Poor discipline within the Labour ranks spilled over into the media on Tuesday as a dispute over the party’s approach to the government’s fiscal charter saw several MPs breaking ranks to criticise the leadership.
Emily Thornberry, shadow employment secretary, had told MPs not to text journalists and to keep their voices down at a Parliamentary Labour Party meeting on Monday evening in Parliament, journalists being stood outside the committee room where it took place.
Yet John Mann, MP for Bassetlaw and a member of the Treasury Committee, gave an interview to the BBC and wrote a piece for Politics Home in which he argued that shadow chancellor John McDonnell had been ensnared in a trap by chancellor George Osborne.
The aim of this trap was to weaken Labour’s economic credibility by making its leadership chose between looking profligate if they did not agree to balance the books, or accept spending cuts detested by the party’s core supporters.
Whilst McDonnell had said he would back Osborne’s fiscal charter to balance the books, on Monday he reversed this decision, leading many MPs to criticise the leadership within earshot of journalists.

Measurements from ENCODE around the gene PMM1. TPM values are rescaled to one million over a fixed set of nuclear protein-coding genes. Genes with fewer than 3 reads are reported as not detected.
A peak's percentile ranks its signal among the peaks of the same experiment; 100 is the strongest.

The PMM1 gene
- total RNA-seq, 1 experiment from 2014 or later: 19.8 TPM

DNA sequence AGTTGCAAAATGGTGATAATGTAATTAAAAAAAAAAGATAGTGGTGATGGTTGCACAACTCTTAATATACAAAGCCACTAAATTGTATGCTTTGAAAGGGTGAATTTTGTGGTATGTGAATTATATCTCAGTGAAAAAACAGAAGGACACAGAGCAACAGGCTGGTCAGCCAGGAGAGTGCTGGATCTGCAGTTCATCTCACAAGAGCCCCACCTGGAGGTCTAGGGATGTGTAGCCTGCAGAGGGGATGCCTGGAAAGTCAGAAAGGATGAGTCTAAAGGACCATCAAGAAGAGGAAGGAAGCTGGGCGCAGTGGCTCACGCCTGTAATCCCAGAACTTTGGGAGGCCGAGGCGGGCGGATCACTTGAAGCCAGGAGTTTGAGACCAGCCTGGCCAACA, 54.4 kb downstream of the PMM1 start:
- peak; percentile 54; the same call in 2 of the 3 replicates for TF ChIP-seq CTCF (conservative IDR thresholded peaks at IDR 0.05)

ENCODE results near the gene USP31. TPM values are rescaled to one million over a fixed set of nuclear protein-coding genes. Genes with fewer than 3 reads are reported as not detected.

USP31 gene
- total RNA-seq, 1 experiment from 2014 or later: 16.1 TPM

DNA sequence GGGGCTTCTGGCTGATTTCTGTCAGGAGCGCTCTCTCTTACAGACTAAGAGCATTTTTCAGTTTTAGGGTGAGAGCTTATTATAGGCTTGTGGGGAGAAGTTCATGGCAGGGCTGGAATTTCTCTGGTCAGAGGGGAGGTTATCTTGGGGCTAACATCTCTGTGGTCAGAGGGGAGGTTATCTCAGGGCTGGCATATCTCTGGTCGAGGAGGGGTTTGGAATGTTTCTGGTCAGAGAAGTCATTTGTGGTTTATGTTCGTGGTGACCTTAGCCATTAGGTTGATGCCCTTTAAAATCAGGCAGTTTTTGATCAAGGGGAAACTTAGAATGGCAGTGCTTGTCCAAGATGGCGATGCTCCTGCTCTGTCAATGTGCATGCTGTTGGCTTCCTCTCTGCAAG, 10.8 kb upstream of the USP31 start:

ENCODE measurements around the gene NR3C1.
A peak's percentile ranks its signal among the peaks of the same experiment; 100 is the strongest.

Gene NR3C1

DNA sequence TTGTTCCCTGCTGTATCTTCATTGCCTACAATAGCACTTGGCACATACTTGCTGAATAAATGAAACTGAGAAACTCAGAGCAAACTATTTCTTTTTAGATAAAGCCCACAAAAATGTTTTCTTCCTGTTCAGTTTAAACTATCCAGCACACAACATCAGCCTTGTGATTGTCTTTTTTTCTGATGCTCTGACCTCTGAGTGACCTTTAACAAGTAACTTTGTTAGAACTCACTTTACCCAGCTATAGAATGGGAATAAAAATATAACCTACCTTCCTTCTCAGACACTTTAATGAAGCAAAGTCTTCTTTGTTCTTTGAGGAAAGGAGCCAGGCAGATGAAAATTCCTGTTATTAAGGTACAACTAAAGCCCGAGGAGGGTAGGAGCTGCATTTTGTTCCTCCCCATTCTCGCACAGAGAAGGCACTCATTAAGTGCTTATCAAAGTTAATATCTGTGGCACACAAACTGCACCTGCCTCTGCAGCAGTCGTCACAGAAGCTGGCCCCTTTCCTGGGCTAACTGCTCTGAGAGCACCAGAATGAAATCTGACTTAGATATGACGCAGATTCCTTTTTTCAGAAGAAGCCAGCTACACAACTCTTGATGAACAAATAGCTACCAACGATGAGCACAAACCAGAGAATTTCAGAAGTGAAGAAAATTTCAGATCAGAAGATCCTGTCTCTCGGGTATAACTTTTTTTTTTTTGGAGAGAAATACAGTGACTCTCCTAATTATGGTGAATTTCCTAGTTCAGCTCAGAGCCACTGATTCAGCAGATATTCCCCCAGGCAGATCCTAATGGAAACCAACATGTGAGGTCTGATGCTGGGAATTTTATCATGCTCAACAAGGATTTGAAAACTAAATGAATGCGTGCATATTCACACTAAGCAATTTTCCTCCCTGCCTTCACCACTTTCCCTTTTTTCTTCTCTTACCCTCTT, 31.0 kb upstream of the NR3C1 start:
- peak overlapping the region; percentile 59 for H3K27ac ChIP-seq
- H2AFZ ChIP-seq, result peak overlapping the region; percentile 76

Writing on Politics Home, Mann said:
“The reality is that to have voted with Osborne would have led to political meltdown in Scotland and McDonnell’s political judgement faces some big questions. New [Jeremy] Corbyn supporters would have been bemused and demoralised. It would have been a political disaster with huge consequences.”
Mann complained that this reversal had occurred without consulting MPs, even though he jokingly praised McDonnell for getting it “right in the end.” But he said the shadow chancellor “looks a bit of a fool” because of his behaviour.
Corbyn, leader of Labour, has been forced to operate a more consensual approach to cabinet management than his predecessors owing to weak support from Labour MPs for his leadership.
Earlier today Diane Abbott gave an interview to BBC Radio 4 in which she attempted to defend her leader to a bemused John Humphrys, adding that “some people are only slowly coming to terms” with the result of the party’s leadership election, in which Blairites were sidelined in favour of hard leftists.
Image Credit – Treasury, Westminster, April 2012 by Kurt Bauschardt